Republican leaders are in discussions with a key bloc of House conservatives over ways to sanction Planned Parenthood for what some say is potentially illegal activity while avoiding a legislative fight that could result in a government shutdown.
Members of the conservative House Freedom Caucus have floated a number of alternatives to a blanket defunding of the abortion provider, which receives more than $500 million in taxpayer funds per year, in meetings with House Majority Leader Kevin McCarthy (R., Calif.).
The majority leader’s regular "listening sessions" come in the wake of a series of videos that show Planned Parenthood executives discussing the organization’s sale of tissue and body parts from aborted fetuses for use in medical research.
HFC members say their ideal outcome would be a total revocation of federal funds for the group, and some are pushing for the Senate to use a procedural maneuver known as budget reconciliation to send a funding bill to the White House that strips Planned Parenthood of its federal support.
However, they also acknowledge that President Obama would veto such a measure, potentially resulting in a legislative standoff that would prevent the passage of a bill to keep the federal government funded through December.
"Conservatives and establishment Republicans in the House are working together to find a solution that addresses their concerns," an aide to a senior HFC member said. "The only people seriously discussing a government shutdown in Washington are Democrats and the media."
In an effort to preempt a shutdown fight, Republicans are discussing as many as four alternatives to a blanket defunding measure that, some HFC members hope, would take action on an issue that has galvanized the conservative base without risking a shutdown—or in a way that puts the president in a difficult position politically.
One such bill, authored by Rep. Diane Black (R., Tenn.), would strip Planned Parenthood of its funding for a single year and divert the money to community health centers that provide prenatal care and other women’s health services. A McCarthy spokesman said the House would consider that legislation on Friday.
It is not yet clear whether it will be tied to the must-pass government funding bill.
A bill criminalizing the killing of child who survives an abortion, sponsored by Rep. Trent Franks (R., Ariz.), is also expected to hit the floor this week.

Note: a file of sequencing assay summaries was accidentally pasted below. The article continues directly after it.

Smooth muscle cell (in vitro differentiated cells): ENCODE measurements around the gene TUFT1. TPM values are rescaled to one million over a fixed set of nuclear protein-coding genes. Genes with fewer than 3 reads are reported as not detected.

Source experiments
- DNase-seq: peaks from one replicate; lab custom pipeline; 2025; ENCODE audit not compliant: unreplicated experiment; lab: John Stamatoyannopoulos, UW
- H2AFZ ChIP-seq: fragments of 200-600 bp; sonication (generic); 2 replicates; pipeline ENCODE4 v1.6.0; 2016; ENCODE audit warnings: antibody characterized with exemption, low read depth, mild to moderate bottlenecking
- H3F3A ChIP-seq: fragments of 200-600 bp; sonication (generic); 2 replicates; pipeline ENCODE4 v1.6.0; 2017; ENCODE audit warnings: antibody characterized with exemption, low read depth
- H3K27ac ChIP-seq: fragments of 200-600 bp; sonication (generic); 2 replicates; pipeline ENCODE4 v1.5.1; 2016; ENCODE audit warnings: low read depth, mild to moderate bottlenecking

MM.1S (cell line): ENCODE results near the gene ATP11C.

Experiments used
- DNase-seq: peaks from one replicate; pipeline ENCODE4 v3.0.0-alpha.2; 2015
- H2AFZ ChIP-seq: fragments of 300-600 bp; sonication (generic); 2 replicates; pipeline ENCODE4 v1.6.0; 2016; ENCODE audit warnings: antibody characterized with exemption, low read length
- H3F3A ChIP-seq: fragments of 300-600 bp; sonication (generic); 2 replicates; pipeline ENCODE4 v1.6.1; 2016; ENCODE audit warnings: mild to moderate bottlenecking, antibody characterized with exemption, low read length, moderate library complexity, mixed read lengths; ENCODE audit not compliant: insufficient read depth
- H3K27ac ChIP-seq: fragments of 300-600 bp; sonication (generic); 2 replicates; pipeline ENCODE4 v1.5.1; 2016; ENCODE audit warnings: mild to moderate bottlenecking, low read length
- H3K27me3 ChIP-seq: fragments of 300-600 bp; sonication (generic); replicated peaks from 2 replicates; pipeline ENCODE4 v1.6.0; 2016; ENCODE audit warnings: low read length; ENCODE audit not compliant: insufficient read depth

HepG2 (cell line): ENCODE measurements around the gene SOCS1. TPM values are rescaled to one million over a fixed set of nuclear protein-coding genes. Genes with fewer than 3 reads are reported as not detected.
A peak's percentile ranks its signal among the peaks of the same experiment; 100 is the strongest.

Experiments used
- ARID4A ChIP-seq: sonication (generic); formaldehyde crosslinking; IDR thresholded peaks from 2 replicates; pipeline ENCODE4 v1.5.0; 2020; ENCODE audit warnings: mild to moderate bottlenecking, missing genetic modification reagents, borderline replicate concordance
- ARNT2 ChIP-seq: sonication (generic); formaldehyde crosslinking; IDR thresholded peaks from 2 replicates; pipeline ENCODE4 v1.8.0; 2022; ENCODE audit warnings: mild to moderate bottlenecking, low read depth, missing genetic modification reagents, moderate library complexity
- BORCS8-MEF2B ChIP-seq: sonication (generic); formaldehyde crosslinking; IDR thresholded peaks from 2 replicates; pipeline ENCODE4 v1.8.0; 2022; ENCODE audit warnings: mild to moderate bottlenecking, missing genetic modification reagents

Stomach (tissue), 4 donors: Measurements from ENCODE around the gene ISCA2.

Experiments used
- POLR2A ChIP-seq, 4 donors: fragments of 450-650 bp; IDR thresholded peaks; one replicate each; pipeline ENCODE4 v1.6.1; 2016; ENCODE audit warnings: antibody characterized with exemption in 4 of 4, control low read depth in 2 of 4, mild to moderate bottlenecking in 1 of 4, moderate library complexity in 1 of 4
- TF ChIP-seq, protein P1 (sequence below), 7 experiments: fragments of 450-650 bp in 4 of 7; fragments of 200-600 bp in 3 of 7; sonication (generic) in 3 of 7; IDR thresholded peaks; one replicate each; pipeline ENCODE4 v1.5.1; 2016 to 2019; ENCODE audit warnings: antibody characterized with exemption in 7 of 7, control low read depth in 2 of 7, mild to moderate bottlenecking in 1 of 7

Behind the scenes, members are discussing additional possibilities. One would strip Planned Parenthood of all of its federal funds while dramatically increasing funding for the types of community health centers covered by the Black bill. Another would condition a blanket defunding measure on a finding of criminal wrongdoing by the group.
"If the debate is more over potential illegal activity than it is over [the] performing of abortion, I think that you do pick up a lot of support from people that would not normally have the pro-life issue as their main hot-button," said Rep. Mark Meadows (R., N.C.), a founding HFC member, in a Wednesday interview.
HFC saw its first resignation on Wednesday over the Planned Parenthood issue. In a letter to his colleagues, Rep. Tom McClintock (R., Calif.) alleged an "eagerness" on their parts to shut down the government over Planned Parenthood and other key conservative issues.
"This tactic promises only to shield Senate Democrats from their responsibility for a government shutdown and to alienate the public from the pro-life cause at precisely the time when undercover videos of Planned Parenthood’s barbaric practices are turning public opinion in our favor," McClintock wrote.
Meadows said HFC and other Republicans are doing everything they can to try to address potential illegality by Planned Parenthood and what they see as a moral outrage while the federal government remains funded and operating.
"The only thing I would take exception with in [McClintock’s statement] is that the focus of the Freedom Caucus is to shut down the government," Meadows said. "I think just the opposite, it is to find a way to deal with [the Planned Parenthood issue] in a real manner and keep the government operating."
Still, Meadows cautioned that House leadership needs to work with conservative members to actually address the issue, not just pay lip service to the party’s pro-life base.
"Part of what we’re fighting here is not as much, ‘this is the line in the sand,’" he said. "It’s a deficit of trust that the American people have having seen these videos and saying ‘we don’t want empty rhetoric anymore.’"
Meadows said he has been "encouraged" by ongoing discussions with leadership on how to address the issue.
"It is incumbent upon us to find a way that we can address this issue, and as long as it’s addressed and we can show a path towards addressing it—a real path towards addressing it—I think people are willing to look at a realistic plan to do that."